The AC4 bridge is bright and lacks JB’s harsh upper-mid push (which drives me crazy in this guitar), which along with the significantly lower wind makes it much more articulate – the lower mids mud is practically gone. Fast powerchord rhythm passages are well defined, bitey, and “chug” can be achieved, but obviously not at Alnico 5 or ceramic level. The JB was lacking in this department, as its bottom got very muddy, very fast, with high gain. The bridge pickup handles distortion well. Some folks have said they felt the need for a hotter pickup than the AC4 in the bridge – I get that. Coming from the JB, the AC4 seems very tame, therefore one needs to switch paradigms, i.e. use the amp more for the distortion heavy lifting. This is the trade-off for lower output: less mud, better note separation, but less gain to be achieved from the pickup. I prefer the lower output method, myself.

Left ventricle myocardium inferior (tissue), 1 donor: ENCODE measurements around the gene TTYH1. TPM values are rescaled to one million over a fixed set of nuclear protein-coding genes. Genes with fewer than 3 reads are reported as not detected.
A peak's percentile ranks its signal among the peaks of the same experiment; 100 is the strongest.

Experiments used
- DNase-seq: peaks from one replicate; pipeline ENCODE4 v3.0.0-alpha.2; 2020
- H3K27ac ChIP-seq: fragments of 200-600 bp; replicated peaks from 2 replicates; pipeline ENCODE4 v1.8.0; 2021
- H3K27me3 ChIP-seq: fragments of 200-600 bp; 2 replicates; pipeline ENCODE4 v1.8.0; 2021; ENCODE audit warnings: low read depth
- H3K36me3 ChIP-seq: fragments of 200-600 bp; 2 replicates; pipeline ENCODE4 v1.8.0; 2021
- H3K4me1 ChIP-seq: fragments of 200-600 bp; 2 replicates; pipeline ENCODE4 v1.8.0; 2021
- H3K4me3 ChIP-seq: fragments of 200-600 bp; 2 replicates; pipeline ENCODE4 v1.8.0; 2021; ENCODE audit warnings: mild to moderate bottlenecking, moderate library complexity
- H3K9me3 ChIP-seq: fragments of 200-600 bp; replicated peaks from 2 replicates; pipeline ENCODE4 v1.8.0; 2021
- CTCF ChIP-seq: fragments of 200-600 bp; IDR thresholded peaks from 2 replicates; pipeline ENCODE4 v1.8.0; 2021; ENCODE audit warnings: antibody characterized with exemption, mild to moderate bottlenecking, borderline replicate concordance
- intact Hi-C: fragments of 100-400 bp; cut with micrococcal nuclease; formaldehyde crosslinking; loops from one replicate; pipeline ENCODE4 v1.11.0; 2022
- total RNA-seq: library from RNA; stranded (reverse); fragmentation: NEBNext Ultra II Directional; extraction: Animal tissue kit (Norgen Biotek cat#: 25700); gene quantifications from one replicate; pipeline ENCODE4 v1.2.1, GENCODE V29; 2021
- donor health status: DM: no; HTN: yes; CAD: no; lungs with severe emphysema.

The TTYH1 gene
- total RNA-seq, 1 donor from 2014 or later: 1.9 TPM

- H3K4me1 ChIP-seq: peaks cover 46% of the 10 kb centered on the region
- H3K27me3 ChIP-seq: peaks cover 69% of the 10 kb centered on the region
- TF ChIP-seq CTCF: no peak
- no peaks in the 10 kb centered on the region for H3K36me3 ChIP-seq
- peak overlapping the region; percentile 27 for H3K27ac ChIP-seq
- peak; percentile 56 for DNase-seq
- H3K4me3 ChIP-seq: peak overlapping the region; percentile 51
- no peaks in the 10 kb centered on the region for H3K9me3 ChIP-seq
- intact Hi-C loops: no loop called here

The AC4 neck is a great improvement over the Jazz in terms of articulation. Chords are much more articulate, and there’s an overall sparkle in the tone that I couldn’t get with the Jazz. The bass is clear and deep, but (finally!) not muddy. Above the 12th fret, the AC4 shines: clear notes, with that “flutey” character to them. The Jazz, however, had a certain warm fullness to it that I cannot reproduce as of yet with the AC4.
The split tones are close to decent, but thinner than what the Jazz/JB achieved (which is to be expected, the latter being hotter pickups, and the bass response of the Toneriders is also weaker). I generally have no use for the bridge split, so I didn’t pay much attention to it, and it didn’t draw any attention, either – pretty weak, thin. The neck split tone leans more toward an acoustic, piezo kind of vibe, than a single coil. The parallel positions are also weaker than with the Duncans, but remain usable, if on the bright side. Adding a clean gain booster fattens things up nicely.